13. Oooh CMSIS... I think everything that needs to be said has been said. As for what I'm doing right now, I'm doing software. Specifically, getting an OpenTag communication messaging API bridged to a iOS client. iOS via "external accessory protocol" is a giant pain. I'm looking forward to the Android version.
  14. I2C is a good option, certainly more flexible than CAN-bus, but if you don't know what you are doing and have no time, you might want to entertain the offer from Spirilis. You might be worried about power consumption, due to the I2C pull-up resistors. Here's a solution: have the pins go to HiZ input when they are not being used. You can set an edge-detect interrupt to manually detect the START condition, and then quickly wake-up and enable everything as I2C before the START condition is over. The easiest option, however, is to use SPI with two-way chip select. The fundamentals are t
  15. Just a note: CRC is not totally fail-safe. There is a hamming distance that a given code is guaranteed to protect against, over a known payload size. Most implementations of CRC over a variable-length payload are actually broken, though, and their hamming distances are effectively 1. Better to use fixed-length packets or a header with independent CRC protection. The problem is that, if the length byte is in error, the resilience of the CRC goes way down. Other notes: The CCITT variant of CRC16 is lousy. It's the one with polynomial usually represented as 0x1021 ( x^16 + x^12 + x^5 +
  16. For embedded RF, the best way to do it is to have double the Flash necessary, and then just load the new firmware into the other half of flash. Once it is fully loaded, restart. Your bootloader can be tiny, it just needs to jump to the newer half. One thing, however, is that you will need two builds of the firmware: one built to start at offset A and the other at offset B. Another thing you need is a radio layer that is robust against data errors. built-in CRC on the 1101 isn't sufficient unless you are using fixed-length packets. If you are using variable length packets, you need to f
  17. ZigBee is very-much closed source, and many of the specifications aren't freely available either. However, you may be able to buy any-old 802.15.4 receiver with packet sniffing. It will at least expose you to layer 3 and up, while saving you the trouble of dealing with the MAC information. I imagine that a generic 802.15.4 packet sniffer will be relatively cheap.
  18. I'm replying only to this statement, but in the spirit of the topic. MSP430 has an average ALU by MCU-standards. Shifting is fast. Addition is pretty fast too. Multiplication, however, occurs through a peripheral and it is quite slow. It is faster than using a software multiplier, but it is still pretty slow because it does not work through registers. Anyway, often it is much faster to add than to multiply. In particular, one algorithm I wrote once had enormous, enormous, ENORMOUS improvement by taking logarithm (I made a table), then doing additions, then doing antilog (again, a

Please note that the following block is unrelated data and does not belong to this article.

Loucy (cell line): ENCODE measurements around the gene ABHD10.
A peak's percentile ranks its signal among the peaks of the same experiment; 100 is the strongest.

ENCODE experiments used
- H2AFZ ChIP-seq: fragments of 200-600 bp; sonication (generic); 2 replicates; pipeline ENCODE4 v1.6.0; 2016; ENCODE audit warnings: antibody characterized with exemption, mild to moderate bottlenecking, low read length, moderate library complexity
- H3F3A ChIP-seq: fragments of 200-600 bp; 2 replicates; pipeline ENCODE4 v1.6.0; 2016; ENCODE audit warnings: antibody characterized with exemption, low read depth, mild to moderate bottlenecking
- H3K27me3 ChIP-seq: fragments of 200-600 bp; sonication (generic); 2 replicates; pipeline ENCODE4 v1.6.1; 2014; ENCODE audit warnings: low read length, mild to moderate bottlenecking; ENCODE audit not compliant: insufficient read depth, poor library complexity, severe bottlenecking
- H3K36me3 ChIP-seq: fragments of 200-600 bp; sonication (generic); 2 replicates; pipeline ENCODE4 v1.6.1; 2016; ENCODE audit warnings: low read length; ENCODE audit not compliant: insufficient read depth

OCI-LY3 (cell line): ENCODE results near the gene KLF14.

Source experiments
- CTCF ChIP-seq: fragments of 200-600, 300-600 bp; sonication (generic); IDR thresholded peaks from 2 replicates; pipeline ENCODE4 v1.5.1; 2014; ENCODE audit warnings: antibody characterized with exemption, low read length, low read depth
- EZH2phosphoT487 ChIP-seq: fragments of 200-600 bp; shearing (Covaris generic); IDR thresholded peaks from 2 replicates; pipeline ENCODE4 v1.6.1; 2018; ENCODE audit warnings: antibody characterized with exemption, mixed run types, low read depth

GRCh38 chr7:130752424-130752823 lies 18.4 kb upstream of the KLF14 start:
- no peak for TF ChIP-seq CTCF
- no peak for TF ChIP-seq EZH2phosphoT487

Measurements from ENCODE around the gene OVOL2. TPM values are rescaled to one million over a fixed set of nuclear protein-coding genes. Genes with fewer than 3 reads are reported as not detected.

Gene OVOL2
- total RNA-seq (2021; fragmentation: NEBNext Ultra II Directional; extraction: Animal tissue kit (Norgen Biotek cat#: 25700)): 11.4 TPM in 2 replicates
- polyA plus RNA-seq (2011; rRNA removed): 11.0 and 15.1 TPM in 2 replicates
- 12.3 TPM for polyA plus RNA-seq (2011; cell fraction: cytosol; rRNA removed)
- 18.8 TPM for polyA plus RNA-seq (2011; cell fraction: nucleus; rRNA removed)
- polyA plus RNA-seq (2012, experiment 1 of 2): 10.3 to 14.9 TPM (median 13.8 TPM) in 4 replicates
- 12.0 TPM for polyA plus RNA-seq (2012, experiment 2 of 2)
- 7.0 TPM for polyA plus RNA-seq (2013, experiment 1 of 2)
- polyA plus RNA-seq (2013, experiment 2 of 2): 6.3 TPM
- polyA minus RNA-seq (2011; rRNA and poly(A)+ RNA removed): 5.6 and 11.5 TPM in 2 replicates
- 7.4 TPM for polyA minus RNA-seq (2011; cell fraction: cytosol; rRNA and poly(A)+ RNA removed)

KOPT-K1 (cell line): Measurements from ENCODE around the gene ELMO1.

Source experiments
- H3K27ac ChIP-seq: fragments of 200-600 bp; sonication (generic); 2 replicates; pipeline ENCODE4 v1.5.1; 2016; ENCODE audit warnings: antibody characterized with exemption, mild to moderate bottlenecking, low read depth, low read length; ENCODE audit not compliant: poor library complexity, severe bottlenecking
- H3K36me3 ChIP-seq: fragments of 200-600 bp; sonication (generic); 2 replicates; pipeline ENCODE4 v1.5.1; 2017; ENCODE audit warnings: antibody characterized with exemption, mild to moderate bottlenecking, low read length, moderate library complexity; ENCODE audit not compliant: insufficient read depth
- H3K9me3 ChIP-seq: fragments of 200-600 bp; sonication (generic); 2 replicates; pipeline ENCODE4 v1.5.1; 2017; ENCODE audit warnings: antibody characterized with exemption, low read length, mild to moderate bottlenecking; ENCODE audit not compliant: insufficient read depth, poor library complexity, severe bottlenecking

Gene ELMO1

19. @@robomon It looks like you are getting some basic computer architecture knowledge with these responses. I cannot underline enough how important basic comp-arch is for computer programming, much less embedded computer programming.
  20. I don't think I am now, because I don't do web. In other words, the advantage of having the HTML/CSS frontend is not an advantage for me. It is something more I would need to learn, and it is non-trivial. But it seems like a very neat implementation of javascript for those who already have a web background. Moreover, there are some examples of node.js implementations for embedded scripting. The reason must be the event-driven aspect of it -- seems logical. In any case, I don't think I will be implementing it. Any sort of scripting implementation I do will be lower-level, simply becau
  21. I assume what you are saying is: NodeJS creates lots of threads. It's interesting to me, though, that people are so fluent in web page markup that it is the easiest path to making a GUI. Don't take this as any sort of criticism, just a remark, because it is a trend despite the massive amount of streamlining that has happened to desktop software IDEs in recent years.
  22. I mostly agree with you, but I was curious what you would say. CoAP started within Sensinode as a reasonably nice little thing. The IEEE balkanized it. I will vouch personally that it is unwise to take a technology through standardization unless it has preexisting commercial success. The standards community can be like a parliament from hell -- you need to be a bit of a dictator to make sure they don't pull your spec in a million crazy directions. Zach Shelby is a bit too nice for it. As far as "too big to fail," CoAP isn't very big outside academia, and by academia I mean a few
  23. CoAP exists, therefore it is infinitely better than is a solution which does not exist. What's wrong with cross layer operations? There are very few widely-used, contemporary implementations of any networking technology that are free of "cross layer hacks." Computer folks (moreso than EEs) tend to worry a ton about making some piece of software easy for other coders, but in the end, obsessive compulsive layering models always seem to make things equally complicated as before, just in other ways, and much less efficient.
  24. I should also mention that it is gradually getting easier to integrate CoAP into designs. CoAP is RESTful, uses UDP, and can run easily on a device with 16 KB RAM. It's possible to run it on a device with only 4KB, but not with the open source code that is easy to use.